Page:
For this Anchorage high school student, returning to the classroom can’t come soon enough

A girl stands for a photo in winter in front of her high school building
Sarah Price, a junior at Eagle River High School in Anchorage, Alaska, stands outside Eagle River High School on February 3, 2021. (Mayowa Aina/Alaska Public Media)

High school students will return to classrooms in Anchorage later this month after more than a year of online learning. And perhaps no one is more excited about that than Eagle River junior Sarah Price.

Related: Fears dissipate, horizons expand after one month of in-person learning in Anchorage classroom

Price is an AP student, she’s in Junior ROTC and working on a private pilot’s license.

And for nearly five months, she’s been testifying at nearly every school board meeting, asking the board and district officials to let high school students return to school.

A recent testimony from Sarah Price about bringing high school students back for in-person learning.

“Choosing to keep students out of school knowing what they must endure alone. Simply because you are afraid of what Someone may say is despicable. It is time to be honest with our community. Enough is enough. Send us back to school,” she said recently during the Feb 2, 2021 school board meeting.

Like teachers and parents, students have a variety of opinions on distance-learning and the school reopening debate. But many students don’t share their opinions about whether or not it’s been working as passionately and frequently as Price has.

Price is firmly in the ‘not-working’ camp.

“Not only have failure rates doubled. Not only is absenteeism shocking, not only has there been discrimination, but children are suffering,” she said at the Feb. meeting

School Board Member Starr Marsett said she’s talked with Price one-on-one and encourages her advocacy. Still, it’s been tough being on the receiving end of testimony like Price’s she said.

“Do I think we failed our students? I think we’ve tried to do the best that we could,” Marsett said. “I wish we could have done things differently. But I think, given the circumstances, our hands were tied.”

High school students are returning to the classroom. But the return date was originally supposed to be in January, the start of the second semester. Now the return date is March 15th, just nine weeks before the school year ends. That’s a full-year after school buildings abruptly closed due to the pandemic.

Price said the date change compelled her to begin testifying in late September last year and she’s made her case at nearly every school board meeting since then.

“I saw students just give up,” Price said. “I, myself, said ‘what’s the point of doing this homework, if in the end, we’re not going to go back to school, we’re not going to get to see these teachers, we’re not going to laugh in the hallways again?’ It was the hope that was taken away.”

When the district presented its current reopening plan some school board members did ask to speed up the timetable for high school students to return, and Price acknowledges some members did support a swifter reopening plan.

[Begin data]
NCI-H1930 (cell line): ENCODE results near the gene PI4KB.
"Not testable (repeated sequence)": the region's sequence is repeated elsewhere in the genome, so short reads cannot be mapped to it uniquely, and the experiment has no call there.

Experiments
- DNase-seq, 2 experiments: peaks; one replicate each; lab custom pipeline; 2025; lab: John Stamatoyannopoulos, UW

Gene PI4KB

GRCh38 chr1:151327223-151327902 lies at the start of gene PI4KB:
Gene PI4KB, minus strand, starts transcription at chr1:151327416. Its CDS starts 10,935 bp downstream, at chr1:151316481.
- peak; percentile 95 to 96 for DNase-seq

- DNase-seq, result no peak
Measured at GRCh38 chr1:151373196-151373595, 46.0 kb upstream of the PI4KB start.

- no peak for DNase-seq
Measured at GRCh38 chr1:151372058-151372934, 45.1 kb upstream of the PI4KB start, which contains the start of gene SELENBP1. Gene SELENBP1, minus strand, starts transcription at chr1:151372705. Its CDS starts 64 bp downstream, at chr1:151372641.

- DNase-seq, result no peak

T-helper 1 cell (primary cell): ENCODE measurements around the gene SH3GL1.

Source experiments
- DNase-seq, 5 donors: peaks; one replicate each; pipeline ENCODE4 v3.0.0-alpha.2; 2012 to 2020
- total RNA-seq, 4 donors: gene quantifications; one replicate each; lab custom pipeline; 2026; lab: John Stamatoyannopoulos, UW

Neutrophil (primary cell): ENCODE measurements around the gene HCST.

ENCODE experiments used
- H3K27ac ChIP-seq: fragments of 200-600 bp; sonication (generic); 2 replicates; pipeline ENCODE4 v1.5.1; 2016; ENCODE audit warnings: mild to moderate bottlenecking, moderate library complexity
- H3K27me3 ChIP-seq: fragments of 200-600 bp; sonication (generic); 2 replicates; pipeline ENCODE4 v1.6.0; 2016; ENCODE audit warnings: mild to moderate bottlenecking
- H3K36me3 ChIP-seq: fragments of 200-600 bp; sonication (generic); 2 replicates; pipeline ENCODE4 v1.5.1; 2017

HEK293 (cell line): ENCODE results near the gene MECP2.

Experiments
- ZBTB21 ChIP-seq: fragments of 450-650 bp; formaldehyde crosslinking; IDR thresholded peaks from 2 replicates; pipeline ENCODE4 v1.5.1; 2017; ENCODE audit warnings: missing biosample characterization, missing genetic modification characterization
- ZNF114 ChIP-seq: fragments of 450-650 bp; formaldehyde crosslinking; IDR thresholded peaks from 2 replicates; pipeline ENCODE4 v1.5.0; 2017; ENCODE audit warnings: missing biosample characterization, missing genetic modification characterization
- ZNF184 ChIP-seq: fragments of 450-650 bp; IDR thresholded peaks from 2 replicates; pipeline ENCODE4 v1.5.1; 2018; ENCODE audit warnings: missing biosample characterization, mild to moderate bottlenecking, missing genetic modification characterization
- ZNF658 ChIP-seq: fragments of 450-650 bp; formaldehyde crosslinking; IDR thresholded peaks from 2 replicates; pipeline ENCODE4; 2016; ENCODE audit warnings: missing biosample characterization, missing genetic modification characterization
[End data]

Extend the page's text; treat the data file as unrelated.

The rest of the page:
Price has testified over and over again about the negative impact school closure has had on students even though she’s been able to keep her grades up. Price hopes to be valedictorian of her class.

A girl stands at the top of a staircase next to a wall that has a crest on it and an American flag and Alaska state flag crossed beneath it
Sarah Price stands at the top of a staircase inside Eagle River High School in Anchorage, Alaska on February 3, 2021. ERHS has been mostly empty of students since buildings closed March 2020. (Mayowa Aina/Alaska Public Media)

“Sarah could do well without a teacher,” said Price’s history teacher Katherine Campbell.

“But she wants a first class education and she knows she’s not getting it,” Campbell said. “She’s willing to work hard to make up and do whatever she needs to do, but that’s not fair and she knows it’s not fair.”

Campbell has also been advocating, along with Price, for students to return to in-person learning. Campbell said she’s struggled to engage her students, and many of them are frustrated by the virtual environment.

“They’re depressed. They’re miserable,” Campbell said. “They do everything I tell him to do, but they don’t… they’re just… it’s hard for them to engage.”

Campbell describes Price as a strong advocate for her classmates and said Price does all of her own research.

Price said she spends her free time arming herself with news reports, reading studies and looking up Alaska statues to cite during her testimony. She’s also appeared at Anchorage Assembly meetings, even testifying at an Alaska Senate Judiciary meeting.

Price said she identifies as a conservative but is interested in other perspectives.

“It’s one of my favorite topics, political philosophy and political science, because I’m fascinated by how people make their opinions, how people make their own personal beliefs,” Price said.

Price sees herself as a spokesperson for students. And she has plans to continue on this path: first going to college, then joining the military, “and after that, I hope to become a lawyer. After that, I hope to join public office and make our community better,” Price said. “So, I’m very excited for my future.”

But for now, Price said she and her friends are just eager to get back to the activities that make high school fun.

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